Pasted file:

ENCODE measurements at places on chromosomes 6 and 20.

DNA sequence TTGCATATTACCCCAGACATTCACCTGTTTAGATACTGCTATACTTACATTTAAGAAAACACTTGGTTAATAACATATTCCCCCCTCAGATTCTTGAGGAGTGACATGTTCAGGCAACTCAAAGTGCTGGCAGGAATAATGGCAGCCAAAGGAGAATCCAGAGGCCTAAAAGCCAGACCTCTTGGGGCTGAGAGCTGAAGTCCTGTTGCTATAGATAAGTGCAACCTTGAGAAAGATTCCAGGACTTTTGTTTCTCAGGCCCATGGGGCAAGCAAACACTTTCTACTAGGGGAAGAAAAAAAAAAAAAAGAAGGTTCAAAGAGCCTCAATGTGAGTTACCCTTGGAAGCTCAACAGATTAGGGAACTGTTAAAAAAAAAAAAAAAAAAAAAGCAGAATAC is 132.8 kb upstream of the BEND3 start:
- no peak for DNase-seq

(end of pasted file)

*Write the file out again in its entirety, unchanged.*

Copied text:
ENCODE measurements at places on chromosomes 6 and 20.

DNA sequence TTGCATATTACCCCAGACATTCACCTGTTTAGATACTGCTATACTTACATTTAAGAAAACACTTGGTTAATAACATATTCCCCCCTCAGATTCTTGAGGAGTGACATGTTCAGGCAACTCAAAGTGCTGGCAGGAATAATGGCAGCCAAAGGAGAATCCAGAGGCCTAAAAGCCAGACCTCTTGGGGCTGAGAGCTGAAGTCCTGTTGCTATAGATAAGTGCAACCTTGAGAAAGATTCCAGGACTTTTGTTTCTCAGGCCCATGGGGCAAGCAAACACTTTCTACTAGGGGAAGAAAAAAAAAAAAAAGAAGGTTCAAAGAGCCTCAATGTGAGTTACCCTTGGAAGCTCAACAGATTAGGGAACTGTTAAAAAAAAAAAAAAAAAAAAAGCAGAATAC is 132.8 kb upstream of the BEND3 start:
- no peak for DNase-seq